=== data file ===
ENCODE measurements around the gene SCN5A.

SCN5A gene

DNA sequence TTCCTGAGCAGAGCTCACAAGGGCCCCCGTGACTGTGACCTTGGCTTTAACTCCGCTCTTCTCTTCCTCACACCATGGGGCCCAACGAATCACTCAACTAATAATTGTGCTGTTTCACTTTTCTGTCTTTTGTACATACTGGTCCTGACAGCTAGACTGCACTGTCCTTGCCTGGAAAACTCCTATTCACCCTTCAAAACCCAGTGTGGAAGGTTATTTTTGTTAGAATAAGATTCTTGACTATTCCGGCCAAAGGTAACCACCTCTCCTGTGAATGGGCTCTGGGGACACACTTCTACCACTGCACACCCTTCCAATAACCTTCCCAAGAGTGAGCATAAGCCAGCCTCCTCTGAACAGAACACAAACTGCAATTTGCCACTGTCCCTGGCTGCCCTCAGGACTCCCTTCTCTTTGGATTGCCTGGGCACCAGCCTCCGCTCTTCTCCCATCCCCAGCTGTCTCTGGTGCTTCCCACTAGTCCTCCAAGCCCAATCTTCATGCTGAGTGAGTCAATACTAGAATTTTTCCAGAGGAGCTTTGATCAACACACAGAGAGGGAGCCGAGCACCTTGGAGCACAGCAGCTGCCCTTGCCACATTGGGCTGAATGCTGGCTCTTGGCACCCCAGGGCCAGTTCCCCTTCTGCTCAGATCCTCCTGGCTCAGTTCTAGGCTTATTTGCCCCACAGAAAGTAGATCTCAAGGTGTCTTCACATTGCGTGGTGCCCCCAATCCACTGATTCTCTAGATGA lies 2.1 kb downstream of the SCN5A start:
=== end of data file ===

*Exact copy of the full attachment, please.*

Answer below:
ENCODE measurements around the gene SCN5A.

SCN5A gene

DNA sequence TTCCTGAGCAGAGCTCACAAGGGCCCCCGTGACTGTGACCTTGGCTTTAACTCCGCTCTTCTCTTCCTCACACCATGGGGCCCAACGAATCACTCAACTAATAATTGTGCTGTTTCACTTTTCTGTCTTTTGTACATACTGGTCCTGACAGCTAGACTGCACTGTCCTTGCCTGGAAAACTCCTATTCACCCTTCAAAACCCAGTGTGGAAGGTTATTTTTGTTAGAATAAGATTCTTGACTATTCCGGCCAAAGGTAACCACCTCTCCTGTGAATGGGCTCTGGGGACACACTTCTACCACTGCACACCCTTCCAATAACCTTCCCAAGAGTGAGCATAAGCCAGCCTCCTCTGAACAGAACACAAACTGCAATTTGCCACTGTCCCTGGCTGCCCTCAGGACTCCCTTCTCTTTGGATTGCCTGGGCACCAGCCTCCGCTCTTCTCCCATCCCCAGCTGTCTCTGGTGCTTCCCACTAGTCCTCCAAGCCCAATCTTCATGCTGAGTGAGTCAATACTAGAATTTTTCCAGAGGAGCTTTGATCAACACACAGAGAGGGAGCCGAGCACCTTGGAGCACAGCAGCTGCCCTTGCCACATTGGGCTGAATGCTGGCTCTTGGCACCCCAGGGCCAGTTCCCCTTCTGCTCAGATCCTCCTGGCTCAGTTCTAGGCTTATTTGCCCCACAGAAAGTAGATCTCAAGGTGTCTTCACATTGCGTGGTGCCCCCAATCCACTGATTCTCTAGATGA lies 2.1 kb downstream of the SCN5A start: